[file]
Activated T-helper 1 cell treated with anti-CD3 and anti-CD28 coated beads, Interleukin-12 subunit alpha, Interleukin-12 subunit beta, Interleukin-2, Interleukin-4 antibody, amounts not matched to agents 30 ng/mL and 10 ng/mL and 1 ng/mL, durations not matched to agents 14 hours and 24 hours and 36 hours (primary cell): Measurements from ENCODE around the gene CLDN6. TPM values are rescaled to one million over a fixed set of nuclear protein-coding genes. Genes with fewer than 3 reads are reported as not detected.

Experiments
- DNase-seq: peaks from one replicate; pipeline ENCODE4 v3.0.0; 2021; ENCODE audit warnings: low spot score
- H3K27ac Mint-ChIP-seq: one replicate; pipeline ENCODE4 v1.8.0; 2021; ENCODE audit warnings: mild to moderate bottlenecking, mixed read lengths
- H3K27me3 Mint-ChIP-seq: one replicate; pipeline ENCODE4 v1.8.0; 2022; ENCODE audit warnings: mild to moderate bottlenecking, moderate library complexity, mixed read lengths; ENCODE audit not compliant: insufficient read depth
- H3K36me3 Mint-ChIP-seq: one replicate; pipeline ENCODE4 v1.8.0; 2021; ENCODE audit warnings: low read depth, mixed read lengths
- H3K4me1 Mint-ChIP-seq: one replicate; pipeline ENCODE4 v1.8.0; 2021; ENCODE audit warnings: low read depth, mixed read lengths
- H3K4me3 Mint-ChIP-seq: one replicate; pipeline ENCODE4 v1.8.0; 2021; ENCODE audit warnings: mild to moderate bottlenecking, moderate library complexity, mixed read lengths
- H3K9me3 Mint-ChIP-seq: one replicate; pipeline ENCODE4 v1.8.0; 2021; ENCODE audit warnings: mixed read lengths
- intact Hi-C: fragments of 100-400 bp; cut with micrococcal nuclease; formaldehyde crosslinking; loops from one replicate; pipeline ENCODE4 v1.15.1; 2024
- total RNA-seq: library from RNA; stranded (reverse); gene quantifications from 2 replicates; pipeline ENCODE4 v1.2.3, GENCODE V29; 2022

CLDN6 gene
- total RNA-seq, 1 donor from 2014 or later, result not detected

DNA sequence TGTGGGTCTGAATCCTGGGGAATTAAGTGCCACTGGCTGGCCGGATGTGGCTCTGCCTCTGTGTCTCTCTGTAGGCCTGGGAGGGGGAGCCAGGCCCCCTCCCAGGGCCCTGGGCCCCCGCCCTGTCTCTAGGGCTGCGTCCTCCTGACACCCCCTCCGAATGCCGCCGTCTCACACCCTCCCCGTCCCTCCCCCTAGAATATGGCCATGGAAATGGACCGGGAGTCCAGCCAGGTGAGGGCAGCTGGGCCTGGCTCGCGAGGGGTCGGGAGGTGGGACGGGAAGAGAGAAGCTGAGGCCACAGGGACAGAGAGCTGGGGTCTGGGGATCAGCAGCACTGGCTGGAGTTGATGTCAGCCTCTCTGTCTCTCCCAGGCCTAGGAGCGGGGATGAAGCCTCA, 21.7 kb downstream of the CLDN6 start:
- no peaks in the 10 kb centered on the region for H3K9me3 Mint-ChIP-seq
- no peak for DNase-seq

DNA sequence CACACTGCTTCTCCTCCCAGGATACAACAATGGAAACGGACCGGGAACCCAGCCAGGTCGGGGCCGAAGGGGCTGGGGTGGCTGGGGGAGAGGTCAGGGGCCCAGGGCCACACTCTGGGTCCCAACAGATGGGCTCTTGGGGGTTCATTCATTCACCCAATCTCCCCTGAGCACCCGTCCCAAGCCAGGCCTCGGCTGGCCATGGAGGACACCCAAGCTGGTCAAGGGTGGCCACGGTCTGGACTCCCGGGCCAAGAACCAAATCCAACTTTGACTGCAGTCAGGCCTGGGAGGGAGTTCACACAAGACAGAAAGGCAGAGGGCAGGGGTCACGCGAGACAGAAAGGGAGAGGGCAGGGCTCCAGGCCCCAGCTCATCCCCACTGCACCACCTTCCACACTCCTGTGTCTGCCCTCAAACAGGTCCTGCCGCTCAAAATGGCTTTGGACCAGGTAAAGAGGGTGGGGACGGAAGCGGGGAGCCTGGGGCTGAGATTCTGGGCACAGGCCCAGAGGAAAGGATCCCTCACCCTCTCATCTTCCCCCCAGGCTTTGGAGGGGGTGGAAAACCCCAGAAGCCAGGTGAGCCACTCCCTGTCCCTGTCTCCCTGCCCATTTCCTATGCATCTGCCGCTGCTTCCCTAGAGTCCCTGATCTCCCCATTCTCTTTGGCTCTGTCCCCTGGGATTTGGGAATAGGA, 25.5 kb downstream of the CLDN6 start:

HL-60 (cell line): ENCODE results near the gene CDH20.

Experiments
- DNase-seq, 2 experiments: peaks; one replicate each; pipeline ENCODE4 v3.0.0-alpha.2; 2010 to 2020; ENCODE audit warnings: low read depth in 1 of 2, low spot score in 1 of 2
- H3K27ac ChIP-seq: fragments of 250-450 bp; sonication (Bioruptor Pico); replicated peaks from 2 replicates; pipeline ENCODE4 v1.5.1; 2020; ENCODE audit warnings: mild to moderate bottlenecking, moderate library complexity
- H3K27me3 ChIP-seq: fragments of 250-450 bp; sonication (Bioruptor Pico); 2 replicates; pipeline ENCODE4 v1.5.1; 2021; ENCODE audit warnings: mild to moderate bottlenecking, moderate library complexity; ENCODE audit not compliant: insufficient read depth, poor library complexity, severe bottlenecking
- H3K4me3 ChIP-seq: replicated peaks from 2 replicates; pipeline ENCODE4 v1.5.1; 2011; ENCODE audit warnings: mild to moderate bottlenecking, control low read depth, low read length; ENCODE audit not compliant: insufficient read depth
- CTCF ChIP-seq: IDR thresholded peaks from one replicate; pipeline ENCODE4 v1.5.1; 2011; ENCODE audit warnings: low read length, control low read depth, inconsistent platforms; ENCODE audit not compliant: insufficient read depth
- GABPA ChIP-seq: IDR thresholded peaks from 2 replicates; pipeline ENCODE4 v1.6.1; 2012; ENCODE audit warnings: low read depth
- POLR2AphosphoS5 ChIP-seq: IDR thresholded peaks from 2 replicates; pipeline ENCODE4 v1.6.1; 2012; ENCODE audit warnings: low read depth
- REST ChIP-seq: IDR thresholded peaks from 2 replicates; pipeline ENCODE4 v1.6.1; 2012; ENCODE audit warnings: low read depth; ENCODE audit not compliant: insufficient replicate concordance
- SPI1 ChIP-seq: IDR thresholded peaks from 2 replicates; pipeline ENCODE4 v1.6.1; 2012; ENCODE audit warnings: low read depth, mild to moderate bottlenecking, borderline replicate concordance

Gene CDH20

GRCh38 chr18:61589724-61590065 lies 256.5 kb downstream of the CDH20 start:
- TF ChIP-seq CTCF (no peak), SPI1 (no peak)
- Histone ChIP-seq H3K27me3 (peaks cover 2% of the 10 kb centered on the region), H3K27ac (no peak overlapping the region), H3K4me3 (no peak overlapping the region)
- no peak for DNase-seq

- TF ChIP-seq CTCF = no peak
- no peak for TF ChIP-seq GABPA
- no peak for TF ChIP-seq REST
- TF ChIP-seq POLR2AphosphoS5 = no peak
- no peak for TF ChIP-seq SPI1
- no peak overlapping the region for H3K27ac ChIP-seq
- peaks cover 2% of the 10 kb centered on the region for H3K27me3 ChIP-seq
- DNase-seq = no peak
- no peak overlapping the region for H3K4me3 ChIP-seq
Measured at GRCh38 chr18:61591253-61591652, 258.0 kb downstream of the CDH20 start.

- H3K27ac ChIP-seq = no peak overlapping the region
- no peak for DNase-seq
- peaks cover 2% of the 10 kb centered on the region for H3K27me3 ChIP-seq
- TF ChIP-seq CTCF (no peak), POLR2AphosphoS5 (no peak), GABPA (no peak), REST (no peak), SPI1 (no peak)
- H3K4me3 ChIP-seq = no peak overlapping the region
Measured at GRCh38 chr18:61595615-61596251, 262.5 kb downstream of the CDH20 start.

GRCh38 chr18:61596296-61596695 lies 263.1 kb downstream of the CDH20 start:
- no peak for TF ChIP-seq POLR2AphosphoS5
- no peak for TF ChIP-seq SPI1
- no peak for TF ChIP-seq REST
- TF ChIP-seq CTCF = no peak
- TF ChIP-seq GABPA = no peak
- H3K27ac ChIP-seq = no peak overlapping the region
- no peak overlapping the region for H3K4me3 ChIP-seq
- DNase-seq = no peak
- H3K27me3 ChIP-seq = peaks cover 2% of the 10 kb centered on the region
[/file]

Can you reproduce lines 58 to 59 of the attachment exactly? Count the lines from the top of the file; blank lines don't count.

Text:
- DNase-seq = no peak
- H3K27me3 ChIP-seq = peaks cover 2% of the 10 kb centered on the region